While some people might still equate AOL with that ridiculously antiquated CD-Rom that came in the mail, hideous dial-up noises and the phrase “You’ve Got Mail!” from their childhood, the media company has been working to reinvent itself in the last several years as a major producer of Web content. You may not even know it, but some of your favorite Web sites are AOL-owned, such as Urlesque, Stylelist and, yes, even TMZ…along with 67 other niche sites.
The company has also been hiring teams of freelancers to produce original content for its sites at a time when most media companies are cutting back, putting them in a unique position: AOL can produce original news without having to aggregate it from other sources. (However, despite its hiring blitz, AOL is still seeking to trim about a third of its staff in order to cut its budget for the new year.)
And now it’s time, says AOL’s CEO Tim Armstrong, to start raking in the cash from this production after its split from Time Warner next month, through the use of an automated system that will tell editors and advertisers which content should draw the biggest audience.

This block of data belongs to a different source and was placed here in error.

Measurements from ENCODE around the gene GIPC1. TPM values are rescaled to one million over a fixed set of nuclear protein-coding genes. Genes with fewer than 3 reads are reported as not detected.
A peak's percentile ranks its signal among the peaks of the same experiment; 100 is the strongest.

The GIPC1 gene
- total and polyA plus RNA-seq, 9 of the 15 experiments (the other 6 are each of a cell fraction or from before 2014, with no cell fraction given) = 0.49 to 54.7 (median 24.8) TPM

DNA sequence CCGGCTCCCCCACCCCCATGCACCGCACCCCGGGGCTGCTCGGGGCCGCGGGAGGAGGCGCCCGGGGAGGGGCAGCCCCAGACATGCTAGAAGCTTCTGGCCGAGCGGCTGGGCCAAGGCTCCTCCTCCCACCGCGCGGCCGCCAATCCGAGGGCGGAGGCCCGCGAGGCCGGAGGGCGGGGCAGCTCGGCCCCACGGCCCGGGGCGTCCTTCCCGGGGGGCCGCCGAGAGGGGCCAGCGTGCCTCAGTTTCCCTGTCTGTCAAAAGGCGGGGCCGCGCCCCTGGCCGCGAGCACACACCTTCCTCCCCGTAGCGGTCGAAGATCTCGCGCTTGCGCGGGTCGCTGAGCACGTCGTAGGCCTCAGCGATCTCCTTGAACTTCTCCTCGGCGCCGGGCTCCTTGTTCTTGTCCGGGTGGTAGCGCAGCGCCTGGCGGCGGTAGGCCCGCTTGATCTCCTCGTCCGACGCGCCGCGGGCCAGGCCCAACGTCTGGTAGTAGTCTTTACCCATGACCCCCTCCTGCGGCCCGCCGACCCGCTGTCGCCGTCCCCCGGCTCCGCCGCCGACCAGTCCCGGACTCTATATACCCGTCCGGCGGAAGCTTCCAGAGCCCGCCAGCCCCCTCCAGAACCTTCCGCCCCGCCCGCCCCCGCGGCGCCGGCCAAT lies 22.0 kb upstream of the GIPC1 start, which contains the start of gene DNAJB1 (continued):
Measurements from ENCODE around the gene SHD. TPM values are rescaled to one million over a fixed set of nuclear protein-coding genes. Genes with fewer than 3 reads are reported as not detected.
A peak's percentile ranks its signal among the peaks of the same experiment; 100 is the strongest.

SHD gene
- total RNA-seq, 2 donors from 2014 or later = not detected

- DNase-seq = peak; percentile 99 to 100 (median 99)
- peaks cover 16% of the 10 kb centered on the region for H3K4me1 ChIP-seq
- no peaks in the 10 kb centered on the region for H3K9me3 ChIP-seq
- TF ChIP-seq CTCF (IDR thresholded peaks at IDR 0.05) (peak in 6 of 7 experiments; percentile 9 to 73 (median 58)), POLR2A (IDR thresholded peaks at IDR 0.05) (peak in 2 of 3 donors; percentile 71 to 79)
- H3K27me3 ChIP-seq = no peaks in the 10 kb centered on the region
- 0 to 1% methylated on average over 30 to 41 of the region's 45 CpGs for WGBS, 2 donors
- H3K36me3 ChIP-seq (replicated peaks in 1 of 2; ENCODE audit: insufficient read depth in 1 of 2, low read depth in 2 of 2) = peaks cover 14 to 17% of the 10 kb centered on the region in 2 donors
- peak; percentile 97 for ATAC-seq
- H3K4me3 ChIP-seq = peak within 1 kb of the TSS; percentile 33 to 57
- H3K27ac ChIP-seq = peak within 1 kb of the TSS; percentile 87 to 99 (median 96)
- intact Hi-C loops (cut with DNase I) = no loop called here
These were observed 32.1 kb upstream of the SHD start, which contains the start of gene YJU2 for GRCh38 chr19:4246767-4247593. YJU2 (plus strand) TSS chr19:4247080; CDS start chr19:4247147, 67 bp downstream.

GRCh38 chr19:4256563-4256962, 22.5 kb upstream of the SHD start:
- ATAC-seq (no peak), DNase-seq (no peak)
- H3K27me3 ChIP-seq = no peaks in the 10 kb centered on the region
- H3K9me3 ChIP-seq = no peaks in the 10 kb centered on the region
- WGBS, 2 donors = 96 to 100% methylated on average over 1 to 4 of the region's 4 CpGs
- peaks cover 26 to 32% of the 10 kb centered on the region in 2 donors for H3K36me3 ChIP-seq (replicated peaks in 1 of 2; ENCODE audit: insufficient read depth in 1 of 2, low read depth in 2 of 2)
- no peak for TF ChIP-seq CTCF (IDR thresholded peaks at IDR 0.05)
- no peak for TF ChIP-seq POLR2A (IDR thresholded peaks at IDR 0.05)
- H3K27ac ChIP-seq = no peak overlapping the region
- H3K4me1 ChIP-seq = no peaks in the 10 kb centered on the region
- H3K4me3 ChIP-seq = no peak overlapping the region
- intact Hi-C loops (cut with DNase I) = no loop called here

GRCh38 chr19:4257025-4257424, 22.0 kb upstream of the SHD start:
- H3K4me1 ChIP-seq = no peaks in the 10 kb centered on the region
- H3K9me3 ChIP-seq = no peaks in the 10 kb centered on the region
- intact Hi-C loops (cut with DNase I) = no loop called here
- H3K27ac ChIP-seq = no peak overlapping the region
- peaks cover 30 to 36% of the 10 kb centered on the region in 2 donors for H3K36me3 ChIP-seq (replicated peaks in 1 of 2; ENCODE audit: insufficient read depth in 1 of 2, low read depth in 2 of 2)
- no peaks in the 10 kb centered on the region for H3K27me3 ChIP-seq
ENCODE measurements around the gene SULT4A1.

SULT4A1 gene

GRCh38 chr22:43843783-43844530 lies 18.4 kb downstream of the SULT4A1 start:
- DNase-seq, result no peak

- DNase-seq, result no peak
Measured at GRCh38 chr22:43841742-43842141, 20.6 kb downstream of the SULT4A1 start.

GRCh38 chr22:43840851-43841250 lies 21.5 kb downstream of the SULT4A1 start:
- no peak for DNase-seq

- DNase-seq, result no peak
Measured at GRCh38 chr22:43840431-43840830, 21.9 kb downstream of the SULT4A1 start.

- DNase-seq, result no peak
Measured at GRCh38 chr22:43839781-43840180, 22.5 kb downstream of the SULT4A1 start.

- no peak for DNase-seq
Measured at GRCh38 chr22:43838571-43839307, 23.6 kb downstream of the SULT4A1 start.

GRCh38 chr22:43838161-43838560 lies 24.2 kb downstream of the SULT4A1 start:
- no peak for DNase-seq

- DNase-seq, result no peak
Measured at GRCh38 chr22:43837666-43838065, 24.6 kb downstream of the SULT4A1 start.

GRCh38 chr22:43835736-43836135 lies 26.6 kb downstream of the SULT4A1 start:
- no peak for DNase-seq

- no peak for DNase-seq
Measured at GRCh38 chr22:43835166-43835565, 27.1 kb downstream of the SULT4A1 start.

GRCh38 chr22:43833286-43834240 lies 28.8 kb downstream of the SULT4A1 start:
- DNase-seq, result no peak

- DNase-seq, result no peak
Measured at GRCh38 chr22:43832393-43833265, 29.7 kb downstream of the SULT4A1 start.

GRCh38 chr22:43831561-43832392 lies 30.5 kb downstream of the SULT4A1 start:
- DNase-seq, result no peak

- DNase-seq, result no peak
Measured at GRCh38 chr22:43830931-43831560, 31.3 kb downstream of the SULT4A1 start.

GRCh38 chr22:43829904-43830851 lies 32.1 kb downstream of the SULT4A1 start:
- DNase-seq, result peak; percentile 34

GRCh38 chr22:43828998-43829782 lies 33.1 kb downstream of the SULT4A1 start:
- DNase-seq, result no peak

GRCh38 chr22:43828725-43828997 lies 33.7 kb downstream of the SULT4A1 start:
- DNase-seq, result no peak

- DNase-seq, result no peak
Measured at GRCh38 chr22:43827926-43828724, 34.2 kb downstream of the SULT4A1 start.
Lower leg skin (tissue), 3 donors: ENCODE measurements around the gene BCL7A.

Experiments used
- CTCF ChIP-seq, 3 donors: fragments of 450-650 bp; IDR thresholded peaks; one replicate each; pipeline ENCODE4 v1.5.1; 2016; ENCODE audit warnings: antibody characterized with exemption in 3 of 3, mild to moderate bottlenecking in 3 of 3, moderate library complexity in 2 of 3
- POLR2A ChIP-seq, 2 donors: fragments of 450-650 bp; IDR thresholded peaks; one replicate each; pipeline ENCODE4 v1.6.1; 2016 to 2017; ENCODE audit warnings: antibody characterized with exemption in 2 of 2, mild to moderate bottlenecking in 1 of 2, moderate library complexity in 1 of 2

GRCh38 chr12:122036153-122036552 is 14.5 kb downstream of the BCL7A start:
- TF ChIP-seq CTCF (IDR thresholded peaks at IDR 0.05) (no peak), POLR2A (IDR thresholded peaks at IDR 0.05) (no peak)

While this all sounds like a new, inventive way to both produce news and give jobs back to writers, it comes at a cost: AOL sites’ advertisers, who will have a large role in what is being placed on the pages they pay for. Not directly, AOL promises, by overseeing the content, but marketers will be able determine how much freelancers will get paid. PaidContent.org suggests:
“AOL will using the forthcoming site Seed.com to coordinate article assignments among its 3,000 freelancers. The new system will also help determine how much freelancers get paid, as it predicts how much marketers might pay to advertise on a particular article…The automated tracking system could also mean that AOL’s freelancers make additional money. technology predicts marketers will pay to advertise next to their articles or videos. The predictions of what an advertiser might pay ranges from zero to over $100.”
So no, editorial on AOL’s website won’t be dictated by advertisers, though you might want to keep in mind the products sponsoring your site when writing freelance for the company, at least if you want to get paid.
AOL to Produce News, Videos by the Numbers —Wall Street Journal
Previously: AOL Still Hiring Journos As It Cuts Staff